Broken and Beloved: Chairs

What if God allows brokenness to bring us into closer relationship with Him? What if the pain is to reshape us to understand how beloved we truly are? You will learn how to build a compassionate and Christ-based identity out of difficult experiences or past shame using biblical study, psychological principles, and art therapy. Includes teaching and small group processing.

-Jill Baird, “Broken and Beloved

 

Several months ago, I was working on a chart in my Broken and Beloved group that began with a particular “event”. That event triggered an emotional response in me that I was not expecting. 

My “trigger” was an incident involving a close relative. In that moment, I was replaying everything that I have watched for several months. I was replaying,  watching her in the beginning of this relationship and how loved she is by my husband, how beautiful she is, how smart she is, how capable she is, how independent she is and in that moment I was afraid . . . because . . . in her anger/selfishness she was “going to lose it all”.  She was getting ready to lose and throw away EVERYTHING that I never had. . .  at her age: beauty, independence, talent, intelligence, the love of her dad, the love of someone who thinks she hung the moon and then some. . . 

Then, I took these thoughts/feelings to a “circle chart”. The chart has 3 circles: vulnerable self, critical self, ideal self. The intersection of these 3 circles is a “dotted-line” heart, the healthiest of all 3.

This was an emotional activity for me, because I explored and challenged all of the thoughts that I had in that moment with her.  As I explored those, I uncovered MORE. I uncovered deeper. (After this day, I cried all day and had the worst headache.)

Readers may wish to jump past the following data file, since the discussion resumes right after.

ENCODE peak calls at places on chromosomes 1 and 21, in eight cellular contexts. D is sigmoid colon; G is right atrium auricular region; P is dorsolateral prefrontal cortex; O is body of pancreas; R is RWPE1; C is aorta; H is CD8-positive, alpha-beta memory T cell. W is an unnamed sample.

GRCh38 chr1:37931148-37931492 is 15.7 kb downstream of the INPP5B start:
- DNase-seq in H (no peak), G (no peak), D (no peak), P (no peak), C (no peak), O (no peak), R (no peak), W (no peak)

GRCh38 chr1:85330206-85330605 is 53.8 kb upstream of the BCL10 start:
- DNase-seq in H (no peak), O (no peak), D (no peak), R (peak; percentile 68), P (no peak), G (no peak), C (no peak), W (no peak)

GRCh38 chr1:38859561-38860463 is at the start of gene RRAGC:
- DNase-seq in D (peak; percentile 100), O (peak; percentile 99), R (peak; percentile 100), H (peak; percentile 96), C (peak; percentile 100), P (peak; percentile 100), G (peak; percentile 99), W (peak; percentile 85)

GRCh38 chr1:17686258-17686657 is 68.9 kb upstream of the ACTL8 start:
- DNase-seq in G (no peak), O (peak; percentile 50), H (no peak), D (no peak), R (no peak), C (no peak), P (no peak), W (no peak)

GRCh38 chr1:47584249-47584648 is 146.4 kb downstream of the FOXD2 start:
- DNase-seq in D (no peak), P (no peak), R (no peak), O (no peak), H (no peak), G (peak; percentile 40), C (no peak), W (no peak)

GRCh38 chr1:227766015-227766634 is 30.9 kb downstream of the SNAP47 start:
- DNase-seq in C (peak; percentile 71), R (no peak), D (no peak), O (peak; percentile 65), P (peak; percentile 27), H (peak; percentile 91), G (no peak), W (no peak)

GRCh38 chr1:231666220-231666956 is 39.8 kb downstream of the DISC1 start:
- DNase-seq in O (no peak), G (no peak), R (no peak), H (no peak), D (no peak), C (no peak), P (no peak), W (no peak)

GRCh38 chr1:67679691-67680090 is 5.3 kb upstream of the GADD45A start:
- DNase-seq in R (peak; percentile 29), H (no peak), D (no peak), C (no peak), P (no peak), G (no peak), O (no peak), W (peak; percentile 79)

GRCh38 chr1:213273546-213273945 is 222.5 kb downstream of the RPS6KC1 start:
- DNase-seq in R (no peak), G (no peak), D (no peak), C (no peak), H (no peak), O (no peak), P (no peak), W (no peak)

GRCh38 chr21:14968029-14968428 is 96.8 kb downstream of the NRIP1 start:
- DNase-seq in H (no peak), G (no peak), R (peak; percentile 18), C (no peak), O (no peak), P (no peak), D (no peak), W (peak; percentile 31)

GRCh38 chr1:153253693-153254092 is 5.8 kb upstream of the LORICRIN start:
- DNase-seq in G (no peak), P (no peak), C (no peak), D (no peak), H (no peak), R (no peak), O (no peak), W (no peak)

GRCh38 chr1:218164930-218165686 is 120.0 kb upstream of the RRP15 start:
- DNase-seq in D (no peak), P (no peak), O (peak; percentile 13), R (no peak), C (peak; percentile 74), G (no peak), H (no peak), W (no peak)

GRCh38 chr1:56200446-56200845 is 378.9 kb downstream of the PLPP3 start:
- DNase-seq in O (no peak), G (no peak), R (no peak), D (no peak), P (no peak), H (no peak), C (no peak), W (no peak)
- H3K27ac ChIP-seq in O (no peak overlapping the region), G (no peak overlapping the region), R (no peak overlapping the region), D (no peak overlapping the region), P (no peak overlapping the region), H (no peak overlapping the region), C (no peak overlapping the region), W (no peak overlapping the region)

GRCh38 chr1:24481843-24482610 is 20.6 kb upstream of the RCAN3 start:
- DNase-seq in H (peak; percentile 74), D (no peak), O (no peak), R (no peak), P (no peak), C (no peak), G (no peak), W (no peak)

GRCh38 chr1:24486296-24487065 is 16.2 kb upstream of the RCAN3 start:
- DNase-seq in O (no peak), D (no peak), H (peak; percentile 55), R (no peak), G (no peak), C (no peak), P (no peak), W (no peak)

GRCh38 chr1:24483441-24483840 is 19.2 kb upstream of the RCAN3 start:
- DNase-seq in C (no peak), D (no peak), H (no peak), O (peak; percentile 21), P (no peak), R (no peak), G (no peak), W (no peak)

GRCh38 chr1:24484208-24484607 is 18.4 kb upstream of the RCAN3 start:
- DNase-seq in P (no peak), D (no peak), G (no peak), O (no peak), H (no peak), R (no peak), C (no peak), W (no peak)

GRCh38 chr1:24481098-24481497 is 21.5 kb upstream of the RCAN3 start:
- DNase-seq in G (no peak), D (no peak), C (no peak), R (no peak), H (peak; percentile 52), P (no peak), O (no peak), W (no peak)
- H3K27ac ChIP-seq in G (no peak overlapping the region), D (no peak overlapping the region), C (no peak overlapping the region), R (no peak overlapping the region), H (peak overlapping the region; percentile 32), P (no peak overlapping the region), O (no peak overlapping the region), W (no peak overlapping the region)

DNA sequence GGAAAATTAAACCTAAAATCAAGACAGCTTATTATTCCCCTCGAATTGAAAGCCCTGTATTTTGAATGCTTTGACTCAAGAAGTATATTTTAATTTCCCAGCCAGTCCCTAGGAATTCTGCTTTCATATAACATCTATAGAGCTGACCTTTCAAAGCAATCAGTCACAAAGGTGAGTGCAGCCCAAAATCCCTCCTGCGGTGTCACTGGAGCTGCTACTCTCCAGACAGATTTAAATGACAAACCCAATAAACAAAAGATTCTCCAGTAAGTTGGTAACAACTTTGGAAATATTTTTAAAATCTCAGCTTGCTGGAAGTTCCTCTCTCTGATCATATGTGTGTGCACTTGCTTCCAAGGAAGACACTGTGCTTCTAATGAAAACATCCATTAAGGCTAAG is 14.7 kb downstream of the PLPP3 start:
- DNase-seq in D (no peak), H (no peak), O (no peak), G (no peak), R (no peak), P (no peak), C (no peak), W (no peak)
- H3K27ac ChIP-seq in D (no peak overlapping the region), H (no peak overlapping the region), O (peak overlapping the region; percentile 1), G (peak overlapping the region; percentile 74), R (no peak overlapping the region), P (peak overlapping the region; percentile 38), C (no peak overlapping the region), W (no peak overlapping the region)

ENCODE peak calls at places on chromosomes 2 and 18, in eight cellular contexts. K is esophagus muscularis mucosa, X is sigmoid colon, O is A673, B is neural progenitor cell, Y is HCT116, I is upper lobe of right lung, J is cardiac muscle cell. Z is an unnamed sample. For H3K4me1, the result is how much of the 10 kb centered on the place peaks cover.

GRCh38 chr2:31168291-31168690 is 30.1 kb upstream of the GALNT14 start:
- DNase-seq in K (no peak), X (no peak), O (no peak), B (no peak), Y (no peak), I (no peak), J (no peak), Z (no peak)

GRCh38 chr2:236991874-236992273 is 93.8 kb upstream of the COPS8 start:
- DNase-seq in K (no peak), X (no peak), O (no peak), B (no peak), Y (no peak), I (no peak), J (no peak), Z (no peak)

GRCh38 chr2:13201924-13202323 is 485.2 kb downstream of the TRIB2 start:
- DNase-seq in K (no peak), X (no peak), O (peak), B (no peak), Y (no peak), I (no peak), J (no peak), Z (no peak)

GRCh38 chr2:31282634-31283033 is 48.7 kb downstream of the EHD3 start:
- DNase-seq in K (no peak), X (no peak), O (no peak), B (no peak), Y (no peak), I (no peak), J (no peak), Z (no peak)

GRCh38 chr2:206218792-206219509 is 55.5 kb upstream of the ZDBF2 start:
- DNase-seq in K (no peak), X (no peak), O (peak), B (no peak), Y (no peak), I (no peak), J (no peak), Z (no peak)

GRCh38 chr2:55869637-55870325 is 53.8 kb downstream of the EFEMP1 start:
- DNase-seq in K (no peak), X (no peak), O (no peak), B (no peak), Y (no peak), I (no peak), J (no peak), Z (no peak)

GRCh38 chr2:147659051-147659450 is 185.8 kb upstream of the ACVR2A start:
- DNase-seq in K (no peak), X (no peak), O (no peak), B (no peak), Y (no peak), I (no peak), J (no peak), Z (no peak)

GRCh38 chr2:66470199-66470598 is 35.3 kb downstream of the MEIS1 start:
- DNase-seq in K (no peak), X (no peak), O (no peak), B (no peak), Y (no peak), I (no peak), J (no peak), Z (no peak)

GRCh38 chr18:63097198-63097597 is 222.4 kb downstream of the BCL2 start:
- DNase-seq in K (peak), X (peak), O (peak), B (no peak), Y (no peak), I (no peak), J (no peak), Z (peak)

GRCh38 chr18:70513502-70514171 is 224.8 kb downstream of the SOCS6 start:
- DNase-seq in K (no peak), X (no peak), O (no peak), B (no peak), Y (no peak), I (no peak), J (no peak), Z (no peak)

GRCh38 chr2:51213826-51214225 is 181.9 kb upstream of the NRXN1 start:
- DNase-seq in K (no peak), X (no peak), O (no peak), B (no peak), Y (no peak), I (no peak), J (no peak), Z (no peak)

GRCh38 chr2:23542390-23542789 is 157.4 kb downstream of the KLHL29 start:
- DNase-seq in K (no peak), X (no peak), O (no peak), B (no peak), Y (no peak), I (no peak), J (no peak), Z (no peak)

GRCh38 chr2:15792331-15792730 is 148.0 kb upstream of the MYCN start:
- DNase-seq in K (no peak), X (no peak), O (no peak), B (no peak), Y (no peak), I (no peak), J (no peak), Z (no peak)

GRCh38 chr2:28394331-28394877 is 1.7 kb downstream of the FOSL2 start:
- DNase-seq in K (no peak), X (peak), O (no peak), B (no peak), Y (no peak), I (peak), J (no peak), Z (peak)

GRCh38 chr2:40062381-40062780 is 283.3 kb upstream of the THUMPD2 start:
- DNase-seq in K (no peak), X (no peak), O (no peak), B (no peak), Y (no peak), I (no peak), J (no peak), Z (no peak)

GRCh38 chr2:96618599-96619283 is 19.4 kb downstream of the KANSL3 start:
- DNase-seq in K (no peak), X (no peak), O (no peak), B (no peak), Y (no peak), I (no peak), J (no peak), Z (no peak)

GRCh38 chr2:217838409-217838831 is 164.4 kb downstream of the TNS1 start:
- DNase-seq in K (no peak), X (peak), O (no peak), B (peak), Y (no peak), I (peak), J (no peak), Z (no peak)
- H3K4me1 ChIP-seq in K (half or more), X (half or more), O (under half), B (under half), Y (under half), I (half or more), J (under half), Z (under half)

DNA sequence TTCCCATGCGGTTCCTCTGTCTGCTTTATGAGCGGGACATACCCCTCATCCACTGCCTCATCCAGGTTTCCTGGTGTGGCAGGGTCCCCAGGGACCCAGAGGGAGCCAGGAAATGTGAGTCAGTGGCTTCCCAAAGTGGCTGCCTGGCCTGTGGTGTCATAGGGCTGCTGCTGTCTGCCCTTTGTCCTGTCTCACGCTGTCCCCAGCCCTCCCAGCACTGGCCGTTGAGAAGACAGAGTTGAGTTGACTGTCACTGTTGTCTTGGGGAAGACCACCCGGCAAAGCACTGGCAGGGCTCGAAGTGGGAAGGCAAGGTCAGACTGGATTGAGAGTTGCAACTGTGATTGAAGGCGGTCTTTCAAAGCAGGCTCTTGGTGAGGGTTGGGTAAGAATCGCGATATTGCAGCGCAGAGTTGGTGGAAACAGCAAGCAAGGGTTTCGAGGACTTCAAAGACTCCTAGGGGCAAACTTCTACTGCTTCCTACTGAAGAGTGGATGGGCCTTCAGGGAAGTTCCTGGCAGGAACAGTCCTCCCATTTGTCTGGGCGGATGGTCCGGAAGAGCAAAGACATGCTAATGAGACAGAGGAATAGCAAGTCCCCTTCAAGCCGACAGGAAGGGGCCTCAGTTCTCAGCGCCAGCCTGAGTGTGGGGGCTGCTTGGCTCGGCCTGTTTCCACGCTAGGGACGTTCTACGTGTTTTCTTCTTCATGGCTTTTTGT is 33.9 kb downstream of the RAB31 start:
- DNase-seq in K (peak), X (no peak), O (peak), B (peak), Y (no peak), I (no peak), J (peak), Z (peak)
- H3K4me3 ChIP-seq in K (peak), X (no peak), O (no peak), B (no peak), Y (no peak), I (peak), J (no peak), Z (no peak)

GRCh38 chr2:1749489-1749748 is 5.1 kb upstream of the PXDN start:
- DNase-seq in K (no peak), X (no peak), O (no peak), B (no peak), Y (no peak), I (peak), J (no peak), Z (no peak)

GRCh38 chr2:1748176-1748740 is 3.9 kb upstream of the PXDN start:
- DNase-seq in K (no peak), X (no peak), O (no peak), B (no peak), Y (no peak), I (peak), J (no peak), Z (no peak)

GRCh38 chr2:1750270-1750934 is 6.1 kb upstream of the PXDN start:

The following week, I took the thoughts and feelings that I wrote on my circle chart and volunteered to process them openly. . .  There were 4 chairs: vulnerable self, ideal self, critical self, coach.

 I took 3 shards of glass/pottery from our first group meeting when I broke a piece of pottery/glass into chards with a hammer, as an activity to express a “shattering” to eventually display these pieces as “broken and beloved”. On each piece, I wrote down 3 things from my “trigger” event that stood out. THEN, I chose one of the pieces to bring to the chairs. WHOA. I chose, “you are going to lose it all.” My eyes got giant as I moved toward the chairs, not sure what to expect. 

I moved from chair to chair and looked at the chair as I talked to that particular part of myself. I took what I felt in the moment of the trigger event, she was getting ready to lose and throw away EVERYTHING that I never had. . .  at her age: beauty, independence, talent, intelligence, the love of her dad, the love of someone who thinks she hung the moon and then some. . .  and spoke those out loud to myself. At times, it was hard to speak without crying. It hurt to hear these things. These things. . . I would tell myself in private in hope that I would stimulate a change. . . were now being exposed. It made me sad to think that I felt this way about myself. The most vulnerable part of myself was scared and afraid and being silenced.

 I yelled at my critic to stop being mean, that she was hurting the vulnerable self. I told my vulnerable self that she was beautiful and she was going to be okay.  I looked at my critic and told her that she was going to be alright too. On some level, each part was hurting and scared. Each part needed to know that she was going to be okay.

And suddenly, she found herself grateful. Grateful for all the darkness and the heartbreak because it allowed her to recognize true love when she found it. And she knew without a doubt, that all the broken, shattered, forgotten pieces of her soul were worth putting back together again.

-Megyn Blanchard

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